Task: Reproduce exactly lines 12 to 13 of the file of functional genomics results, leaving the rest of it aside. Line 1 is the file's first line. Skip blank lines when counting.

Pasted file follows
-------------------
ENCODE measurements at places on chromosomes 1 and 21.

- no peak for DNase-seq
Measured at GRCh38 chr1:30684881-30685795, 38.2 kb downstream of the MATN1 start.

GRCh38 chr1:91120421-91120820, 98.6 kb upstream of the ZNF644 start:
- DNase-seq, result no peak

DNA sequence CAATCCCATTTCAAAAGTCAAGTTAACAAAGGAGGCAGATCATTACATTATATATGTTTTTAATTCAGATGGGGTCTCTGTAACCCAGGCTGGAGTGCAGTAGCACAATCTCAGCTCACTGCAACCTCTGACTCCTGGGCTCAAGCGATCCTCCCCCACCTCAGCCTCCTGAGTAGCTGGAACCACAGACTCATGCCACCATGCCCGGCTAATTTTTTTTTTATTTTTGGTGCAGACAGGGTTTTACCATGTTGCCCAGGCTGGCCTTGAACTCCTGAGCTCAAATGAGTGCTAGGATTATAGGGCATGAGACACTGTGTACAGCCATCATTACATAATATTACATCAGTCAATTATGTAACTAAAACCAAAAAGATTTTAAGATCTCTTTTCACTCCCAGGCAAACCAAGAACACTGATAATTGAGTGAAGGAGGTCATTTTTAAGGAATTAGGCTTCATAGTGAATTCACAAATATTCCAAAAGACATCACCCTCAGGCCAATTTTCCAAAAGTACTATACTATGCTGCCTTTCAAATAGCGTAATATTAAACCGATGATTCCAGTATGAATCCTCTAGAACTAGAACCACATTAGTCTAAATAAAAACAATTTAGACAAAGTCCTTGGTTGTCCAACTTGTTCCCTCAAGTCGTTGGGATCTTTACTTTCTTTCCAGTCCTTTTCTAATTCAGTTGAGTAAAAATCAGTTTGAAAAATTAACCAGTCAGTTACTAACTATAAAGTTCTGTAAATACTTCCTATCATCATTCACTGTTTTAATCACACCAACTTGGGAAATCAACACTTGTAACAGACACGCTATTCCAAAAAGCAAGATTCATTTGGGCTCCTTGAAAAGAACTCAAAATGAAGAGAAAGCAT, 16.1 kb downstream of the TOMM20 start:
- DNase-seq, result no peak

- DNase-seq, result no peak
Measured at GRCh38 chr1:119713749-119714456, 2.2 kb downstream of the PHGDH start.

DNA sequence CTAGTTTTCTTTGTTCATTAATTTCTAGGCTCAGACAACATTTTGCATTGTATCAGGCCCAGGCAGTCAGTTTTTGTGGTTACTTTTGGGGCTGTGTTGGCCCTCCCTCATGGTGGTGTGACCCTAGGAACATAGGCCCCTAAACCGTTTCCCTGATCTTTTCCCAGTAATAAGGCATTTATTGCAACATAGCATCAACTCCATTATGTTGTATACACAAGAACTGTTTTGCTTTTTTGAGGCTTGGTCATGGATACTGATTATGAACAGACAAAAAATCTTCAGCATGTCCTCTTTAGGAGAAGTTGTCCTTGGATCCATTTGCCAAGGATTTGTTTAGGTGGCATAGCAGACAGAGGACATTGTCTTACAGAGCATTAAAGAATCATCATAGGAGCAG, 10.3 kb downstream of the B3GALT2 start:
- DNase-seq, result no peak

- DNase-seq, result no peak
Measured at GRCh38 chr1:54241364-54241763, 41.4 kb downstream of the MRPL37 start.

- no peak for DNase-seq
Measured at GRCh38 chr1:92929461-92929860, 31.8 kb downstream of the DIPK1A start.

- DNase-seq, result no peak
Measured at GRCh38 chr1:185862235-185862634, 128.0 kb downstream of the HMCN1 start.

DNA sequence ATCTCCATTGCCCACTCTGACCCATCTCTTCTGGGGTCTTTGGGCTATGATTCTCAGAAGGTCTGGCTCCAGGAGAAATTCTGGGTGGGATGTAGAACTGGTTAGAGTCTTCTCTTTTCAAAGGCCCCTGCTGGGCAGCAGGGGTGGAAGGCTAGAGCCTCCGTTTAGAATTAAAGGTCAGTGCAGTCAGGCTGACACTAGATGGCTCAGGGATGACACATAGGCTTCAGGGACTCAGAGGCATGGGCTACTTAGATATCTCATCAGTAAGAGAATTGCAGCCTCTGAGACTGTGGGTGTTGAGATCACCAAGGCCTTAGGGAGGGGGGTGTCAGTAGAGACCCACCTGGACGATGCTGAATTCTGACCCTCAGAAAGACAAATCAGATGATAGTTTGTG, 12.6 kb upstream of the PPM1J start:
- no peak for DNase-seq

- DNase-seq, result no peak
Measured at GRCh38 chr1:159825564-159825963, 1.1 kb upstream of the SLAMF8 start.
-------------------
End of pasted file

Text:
- DNase-seq, result no peak
Measured at GRCh38 chr1:54241364-54241763, 41.4 kb downstream of the MRPL37 start.